If you are selected to audition, read all of the company’s materials thoroughly. Notice if there are call backs scheduled for the end of the week (as for Pittsburgh Opera Center), or if there are final auditions taking place months later in the company’s city (as for Houston Grand Opera Studio). You definitely don’t want to schedule your flight home for Thursday night, only to find out that you are called back to sing again on Friday. Further, as in the case of Houston Grand Opera Studio, make sure you are available for the later auditions should you be chosen as a semi-finalist.

Once you are selected to audition, you can begin to lay your plans. Determine your logistics well in advance. Map out the route to the audition location, calculate the travel time, and think through how and where you will practice during your stay. Organize the information in a way thatmakes sense to you. (See the Resources section below for more information.)

The companies that come to town for auditions will hear hundreds of singers in the span of a few days. They have two main objectives when scheduling — to fit in all the singers that they want to hear, and to order the auditions in the way that they need to hear them. For example, they may wish to hear all of the sopranos together, or may wish to mix it up so that they don’t have an entire day of tenors.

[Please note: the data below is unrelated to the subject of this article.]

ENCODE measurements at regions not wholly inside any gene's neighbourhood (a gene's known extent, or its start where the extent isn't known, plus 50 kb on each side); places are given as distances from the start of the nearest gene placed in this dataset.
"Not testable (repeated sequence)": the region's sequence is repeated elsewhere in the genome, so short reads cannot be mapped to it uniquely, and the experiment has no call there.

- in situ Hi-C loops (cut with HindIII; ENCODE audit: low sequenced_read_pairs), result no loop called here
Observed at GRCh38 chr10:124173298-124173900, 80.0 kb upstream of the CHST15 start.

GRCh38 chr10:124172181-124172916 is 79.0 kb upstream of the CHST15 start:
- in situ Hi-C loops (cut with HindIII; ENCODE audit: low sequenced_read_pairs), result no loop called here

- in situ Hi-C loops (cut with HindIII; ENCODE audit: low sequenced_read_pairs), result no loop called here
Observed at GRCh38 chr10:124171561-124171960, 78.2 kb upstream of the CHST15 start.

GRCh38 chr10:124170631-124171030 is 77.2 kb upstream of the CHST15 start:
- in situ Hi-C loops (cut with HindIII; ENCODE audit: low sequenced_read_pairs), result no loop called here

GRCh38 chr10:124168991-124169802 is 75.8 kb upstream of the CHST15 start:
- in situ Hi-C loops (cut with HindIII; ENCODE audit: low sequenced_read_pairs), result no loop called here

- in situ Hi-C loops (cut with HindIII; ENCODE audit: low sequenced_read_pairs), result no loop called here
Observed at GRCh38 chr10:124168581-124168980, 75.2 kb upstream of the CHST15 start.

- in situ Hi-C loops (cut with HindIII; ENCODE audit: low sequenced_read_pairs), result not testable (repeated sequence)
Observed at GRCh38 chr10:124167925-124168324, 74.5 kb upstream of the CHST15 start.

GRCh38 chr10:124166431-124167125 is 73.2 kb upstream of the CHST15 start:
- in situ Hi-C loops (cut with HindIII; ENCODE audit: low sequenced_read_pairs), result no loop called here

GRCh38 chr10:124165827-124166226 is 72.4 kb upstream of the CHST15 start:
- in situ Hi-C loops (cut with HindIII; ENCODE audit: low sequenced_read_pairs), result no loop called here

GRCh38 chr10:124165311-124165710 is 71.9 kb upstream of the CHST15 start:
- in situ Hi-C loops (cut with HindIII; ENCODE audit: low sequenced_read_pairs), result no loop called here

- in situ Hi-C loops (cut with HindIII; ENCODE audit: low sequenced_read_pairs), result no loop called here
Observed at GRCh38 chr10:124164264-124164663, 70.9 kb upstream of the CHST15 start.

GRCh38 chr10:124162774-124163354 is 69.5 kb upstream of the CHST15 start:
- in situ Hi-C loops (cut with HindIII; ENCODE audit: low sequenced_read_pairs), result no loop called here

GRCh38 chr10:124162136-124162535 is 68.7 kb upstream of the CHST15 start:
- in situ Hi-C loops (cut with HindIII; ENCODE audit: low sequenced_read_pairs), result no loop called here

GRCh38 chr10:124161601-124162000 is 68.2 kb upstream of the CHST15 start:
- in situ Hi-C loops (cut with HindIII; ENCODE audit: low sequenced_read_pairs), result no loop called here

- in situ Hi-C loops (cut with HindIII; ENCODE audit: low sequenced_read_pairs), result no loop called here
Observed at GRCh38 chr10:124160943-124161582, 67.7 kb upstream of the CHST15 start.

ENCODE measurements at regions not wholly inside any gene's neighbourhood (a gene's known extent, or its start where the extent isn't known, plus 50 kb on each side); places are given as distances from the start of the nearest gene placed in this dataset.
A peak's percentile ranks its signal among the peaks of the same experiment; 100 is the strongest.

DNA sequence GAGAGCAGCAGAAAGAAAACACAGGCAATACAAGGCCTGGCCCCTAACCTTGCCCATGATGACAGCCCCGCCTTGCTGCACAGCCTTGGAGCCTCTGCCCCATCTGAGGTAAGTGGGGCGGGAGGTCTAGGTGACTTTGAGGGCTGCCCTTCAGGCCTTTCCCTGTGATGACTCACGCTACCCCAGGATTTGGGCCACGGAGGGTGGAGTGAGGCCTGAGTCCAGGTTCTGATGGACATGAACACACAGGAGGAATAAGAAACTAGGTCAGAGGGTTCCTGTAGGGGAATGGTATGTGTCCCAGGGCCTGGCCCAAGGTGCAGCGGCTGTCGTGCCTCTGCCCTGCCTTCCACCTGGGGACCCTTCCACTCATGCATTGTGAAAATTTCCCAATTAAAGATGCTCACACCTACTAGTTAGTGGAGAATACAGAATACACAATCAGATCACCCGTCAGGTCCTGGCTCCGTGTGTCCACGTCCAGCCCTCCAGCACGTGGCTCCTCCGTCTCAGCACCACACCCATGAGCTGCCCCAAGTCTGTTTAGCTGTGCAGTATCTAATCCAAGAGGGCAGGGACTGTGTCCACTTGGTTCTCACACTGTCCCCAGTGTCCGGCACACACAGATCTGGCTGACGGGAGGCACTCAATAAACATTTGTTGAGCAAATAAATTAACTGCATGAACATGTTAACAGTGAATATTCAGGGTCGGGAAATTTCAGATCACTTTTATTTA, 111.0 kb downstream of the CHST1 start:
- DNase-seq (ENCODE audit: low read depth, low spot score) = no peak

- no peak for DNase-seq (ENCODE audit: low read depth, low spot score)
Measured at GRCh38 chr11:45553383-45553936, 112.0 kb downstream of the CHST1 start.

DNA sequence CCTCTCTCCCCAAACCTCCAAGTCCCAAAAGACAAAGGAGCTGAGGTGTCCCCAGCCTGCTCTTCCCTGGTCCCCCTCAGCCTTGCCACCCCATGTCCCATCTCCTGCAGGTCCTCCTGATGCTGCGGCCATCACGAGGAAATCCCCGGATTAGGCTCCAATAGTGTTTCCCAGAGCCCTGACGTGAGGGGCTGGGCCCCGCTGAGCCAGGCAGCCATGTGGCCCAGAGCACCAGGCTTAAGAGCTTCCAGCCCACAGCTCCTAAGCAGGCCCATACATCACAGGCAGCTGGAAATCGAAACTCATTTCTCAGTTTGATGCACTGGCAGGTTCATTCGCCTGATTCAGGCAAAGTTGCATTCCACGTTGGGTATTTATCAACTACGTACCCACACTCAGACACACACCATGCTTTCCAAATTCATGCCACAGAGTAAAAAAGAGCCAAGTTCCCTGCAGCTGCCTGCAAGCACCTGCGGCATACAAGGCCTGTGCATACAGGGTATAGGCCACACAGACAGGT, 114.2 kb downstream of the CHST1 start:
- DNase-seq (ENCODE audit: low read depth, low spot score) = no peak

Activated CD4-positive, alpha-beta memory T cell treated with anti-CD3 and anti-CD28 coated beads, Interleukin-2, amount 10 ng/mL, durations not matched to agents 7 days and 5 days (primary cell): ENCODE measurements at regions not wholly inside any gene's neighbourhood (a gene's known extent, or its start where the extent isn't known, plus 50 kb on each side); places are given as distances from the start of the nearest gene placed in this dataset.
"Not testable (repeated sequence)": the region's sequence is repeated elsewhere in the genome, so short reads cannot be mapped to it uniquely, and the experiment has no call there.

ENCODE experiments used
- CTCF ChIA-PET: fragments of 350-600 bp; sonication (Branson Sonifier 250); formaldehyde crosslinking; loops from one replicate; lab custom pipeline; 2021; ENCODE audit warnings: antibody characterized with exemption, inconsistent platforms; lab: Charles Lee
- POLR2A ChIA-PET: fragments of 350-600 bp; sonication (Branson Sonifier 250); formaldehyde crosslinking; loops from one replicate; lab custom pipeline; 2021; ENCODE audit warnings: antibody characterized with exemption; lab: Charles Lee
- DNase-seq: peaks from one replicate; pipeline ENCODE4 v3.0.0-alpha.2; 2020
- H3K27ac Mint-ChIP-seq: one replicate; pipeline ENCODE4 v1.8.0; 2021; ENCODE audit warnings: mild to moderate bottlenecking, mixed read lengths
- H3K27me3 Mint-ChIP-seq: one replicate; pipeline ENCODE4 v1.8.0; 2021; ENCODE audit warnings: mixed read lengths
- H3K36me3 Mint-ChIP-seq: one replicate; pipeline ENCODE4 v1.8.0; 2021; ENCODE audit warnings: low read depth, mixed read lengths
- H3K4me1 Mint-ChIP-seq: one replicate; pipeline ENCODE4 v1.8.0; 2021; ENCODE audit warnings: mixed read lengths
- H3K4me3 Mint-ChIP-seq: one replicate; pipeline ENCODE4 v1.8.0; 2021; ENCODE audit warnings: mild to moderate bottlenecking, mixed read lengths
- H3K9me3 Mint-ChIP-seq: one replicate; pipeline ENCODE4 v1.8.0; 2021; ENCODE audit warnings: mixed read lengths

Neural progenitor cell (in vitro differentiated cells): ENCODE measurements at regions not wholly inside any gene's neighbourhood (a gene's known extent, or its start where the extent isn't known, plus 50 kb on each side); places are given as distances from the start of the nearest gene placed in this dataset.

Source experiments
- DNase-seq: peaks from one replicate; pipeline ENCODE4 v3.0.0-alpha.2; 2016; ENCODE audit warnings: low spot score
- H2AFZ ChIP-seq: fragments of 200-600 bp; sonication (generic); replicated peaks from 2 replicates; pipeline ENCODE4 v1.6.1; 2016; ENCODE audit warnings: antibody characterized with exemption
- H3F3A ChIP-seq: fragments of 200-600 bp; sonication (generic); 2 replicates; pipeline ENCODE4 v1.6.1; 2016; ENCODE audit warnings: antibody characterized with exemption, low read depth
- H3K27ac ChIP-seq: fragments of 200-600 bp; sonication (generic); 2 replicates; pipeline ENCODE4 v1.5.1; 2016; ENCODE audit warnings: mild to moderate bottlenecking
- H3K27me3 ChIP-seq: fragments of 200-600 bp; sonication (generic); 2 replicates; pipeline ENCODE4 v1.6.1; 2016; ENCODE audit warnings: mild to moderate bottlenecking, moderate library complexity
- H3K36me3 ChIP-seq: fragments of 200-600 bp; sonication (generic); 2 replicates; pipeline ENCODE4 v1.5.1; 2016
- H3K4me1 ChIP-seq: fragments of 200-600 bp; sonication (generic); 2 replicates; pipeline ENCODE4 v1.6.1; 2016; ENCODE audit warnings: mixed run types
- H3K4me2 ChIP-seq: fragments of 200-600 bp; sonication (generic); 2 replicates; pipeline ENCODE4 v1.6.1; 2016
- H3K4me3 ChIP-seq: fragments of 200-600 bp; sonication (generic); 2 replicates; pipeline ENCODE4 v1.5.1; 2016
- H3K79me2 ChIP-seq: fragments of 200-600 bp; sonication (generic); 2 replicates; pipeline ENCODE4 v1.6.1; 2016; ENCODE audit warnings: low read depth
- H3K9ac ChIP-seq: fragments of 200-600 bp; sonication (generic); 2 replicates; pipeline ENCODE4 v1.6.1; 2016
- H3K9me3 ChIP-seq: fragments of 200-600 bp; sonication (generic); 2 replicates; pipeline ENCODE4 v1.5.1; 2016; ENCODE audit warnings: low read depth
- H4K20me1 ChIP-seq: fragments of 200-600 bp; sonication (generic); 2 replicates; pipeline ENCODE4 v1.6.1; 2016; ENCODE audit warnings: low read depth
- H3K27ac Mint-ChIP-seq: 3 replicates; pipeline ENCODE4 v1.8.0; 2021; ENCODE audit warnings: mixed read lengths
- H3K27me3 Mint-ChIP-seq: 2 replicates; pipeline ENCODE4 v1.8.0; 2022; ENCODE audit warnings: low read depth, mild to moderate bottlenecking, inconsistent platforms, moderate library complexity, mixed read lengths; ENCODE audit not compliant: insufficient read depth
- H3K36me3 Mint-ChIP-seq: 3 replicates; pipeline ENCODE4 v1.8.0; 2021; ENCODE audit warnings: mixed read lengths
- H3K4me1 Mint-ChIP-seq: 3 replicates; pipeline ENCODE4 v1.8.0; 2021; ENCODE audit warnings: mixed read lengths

While it is true that you will have almost no control over the scheduling of your auditions, you do have certain responsibilities. First, Zola advises doing everything you can to make the proffered audition time work. If, however, an already confirmed audition conflicts with your assignment, “It is always best to be honest up front. Be honest and polite, and try to get a different time.” As Naplan says, “You will need to confirm the time regardless, so take that opportunity to speak with the audition coordinator about your time conflict. We will try to accommodate you if at all possible.”

An hour, even two, between auditions may not be realistic. It may seem like plenty of time, but unforeseen situations can arise. As an example, say you have an audition for Company A at 11:30 am, taking place at on the Upper East Side. Even though you arrive early, other singers have run into traffic or subway delays, and the audition monitor lets you know that the company is running at least 30 minutes behind schedule. Finally at 12:15, 45 minutes later, they’re ready to hear you. If your next audition, for Company B, is at 1:00 on the Upper West Side, you will be understandably panicked by now.